The cockpit area was reworked, as well. The size of the cockpit was increased to give the pilot some measure of comfort and incorporate the "glass cockpit" panel. Armor plating was increased as well. The structure of the cockpit area, and basic design of the armor plating around the pilot, was dubbed by pilots as the blasterproof bathtub, or blasterproof bucket. Even the cockpit "glass" was armored. The whole cockpit was also designed to detach itself, along with the cargo bay, from the rest of the craft should the pilot be forced to eject.
Fighter Versions Edit
As with most other military craft, major changes are given distinct designation, such as a version letter, or terms such as "Mark," designating a distinctly new version. Upgrades and modifications to that particular version that don't completely remake the craft, however, are given distinct "Block" numbers. The Mk-5 E-Wing has gone through nine blocks, each designated in groups of 10. The breakdown of the fighter is as follows:
Mark 5: Complete rebuild over the Series 4 fighter
Block 10: Computer systems upgrade (includes R9 droid and cockpit layout). Fit with completely glass cockpit, even the “dials” are completely digital. No LED "Lightbulb" indications as seen in previous starfighters, such as the T-65 X-Wing, making the gather of vital information quicker and more comprehensive. Also added compatability with the R9 series of droid.
Block 20: Weapons upgrade that added hardpoints for externally carried weapons, pods and other stores.
Block 30: Engine upgrade that brought the engines to 35,000 lbs of thrust per engine. Priorty was given to thrust vectoring, a function rarely seen on fighters, if it was ever seen before.
Block 40: Sensor upgrade that extended the range of all sensors, subsequently aiding in EM countermeasure range.
Block 50: Engine upgrade that bumped the engine thrust to 50,000 lbs of thrust. This gives the craft a thrust-to-weight ratio of 5.313 with a legacy load out (3x cannons and a full torpedo magazine), and 2.207 with a at its maximum take-off weight.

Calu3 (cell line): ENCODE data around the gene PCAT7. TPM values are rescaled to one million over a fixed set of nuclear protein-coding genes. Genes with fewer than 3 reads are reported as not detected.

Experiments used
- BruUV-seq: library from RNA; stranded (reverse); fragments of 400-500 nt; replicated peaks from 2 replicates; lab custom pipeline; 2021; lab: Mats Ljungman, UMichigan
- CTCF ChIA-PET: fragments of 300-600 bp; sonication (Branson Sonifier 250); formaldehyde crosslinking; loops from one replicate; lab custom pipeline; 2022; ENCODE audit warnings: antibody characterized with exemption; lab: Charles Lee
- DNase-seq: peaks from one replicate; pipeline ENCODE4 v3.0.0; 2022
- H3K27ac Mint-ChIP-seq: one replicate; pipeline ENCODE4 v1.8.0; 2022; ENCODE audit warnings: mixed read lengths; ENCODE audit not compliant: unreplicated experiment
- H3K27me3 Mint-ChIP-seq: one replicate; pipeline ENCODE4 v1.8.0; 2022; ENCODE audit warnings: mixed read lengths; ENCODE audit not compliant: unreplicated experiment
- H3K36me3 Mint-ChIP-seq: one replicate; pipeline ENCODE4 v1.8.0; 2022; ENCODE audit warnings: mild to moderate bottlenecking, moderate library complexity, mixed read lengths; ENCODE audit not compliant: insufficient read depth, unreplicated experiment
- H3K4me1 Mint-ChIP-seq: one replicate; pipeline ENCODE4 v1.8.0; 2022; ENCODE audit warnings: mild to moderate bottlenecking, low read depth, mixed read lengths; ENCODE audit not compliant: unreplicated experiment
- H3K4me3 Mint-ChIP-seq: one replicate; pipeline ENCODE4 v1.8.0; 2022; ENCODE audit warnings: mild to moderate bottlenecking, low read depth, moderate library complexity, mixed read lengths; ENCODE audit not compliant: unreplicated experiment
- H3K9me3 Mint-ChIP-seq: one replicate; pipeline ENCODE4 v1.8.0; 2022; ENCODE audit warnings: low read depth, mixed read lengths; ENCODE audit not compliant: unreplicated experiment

Block 60: Weapons and computer systems upgrades that updated system software, key system functions such as processing and memory, and added two forward pylons for external stores
Block 70: Communications and sensors upgrades that added additional communication bands, a sensor package that allow for even greater coverage of the immediate aerospace, and interface software.
Block 80: Countermeasure upgrades that added Direct ElectroMagnetic Countermeasures. This allows for the fighter to directly engage and destroy incoming rockets and missiles, sparing the need for flares and chaff, unless the system is overwhelmed.
Block 90: Improved cooling of internal systems, added additional ram air / vacuum intakes. Improved software of all avionics, and response times of all critical systems.
Behind the ScenesEdit
The E-Wing depicted as a Series 5 E-Wing has some small differences to that shown in the Essential Guide to Vehicles and Vessels (EGVV). For example, the rear of craft angles down slightly in the EGVV E-Wing, but not in the JVS E-Wing. The "In Character" explanation would probably be something along the lines of additional space, as small as it might be. In addition, the tips of the laser cannons bear resemblance to the air-cooling pipe used on real world weapons, like the Browning Machine Gun. There are other small differences, but essentially, the creation of the Series 5 depiction was created to be as true to the canonical form as possible, while still allowing for some mostly internal fanon additions. The Mk 5 E-Wing also draws from the Dark Horse comic version in that the DHC fighter had thrusters in the back of the craft, though the EGVV version doesn't.
The Mk 5 E-Wing was generally based on the Lockheed F-22, which has stealth capabilities, thrust-vector maneuvering, a "Phased Array" radar, "all glass" cockpit, FBW flight system, internal weapons (also SW canon) and the ability for high-speed. Some other smaller reference points go to the F-15E (high-cap for weapons and multi-role), the F/A-18 (multi-role), F-111 (ejector capsule) and F-16 (reclining ejector seat and control stick on the right, not center), and the A-10 (close air support, and the two different rates of fire for it's gun.) It's firing rate was vaguely based on the A-10's GAU-8 Avenger, where it went from a 2-mode firing setup to a single rate of fire.
A couple of the aliases used were based on real life things. Project Barka (aka The Barka Project) derived it's name from Hannibal Barka, known for using elephants in his unsuccessful, but impressive attack on Rome, in which he struck fear into the Romans. Walküre is the German word for angels in Norse mythology, Valkyries, who would swoop down from heaven and carry the honored dead in battle to the afterlife.
The engines of the latest version, aside from being partly inspired by the F-22's supercruise engines, also draw inspiration from the SR-71 Blackbird's J58 engines.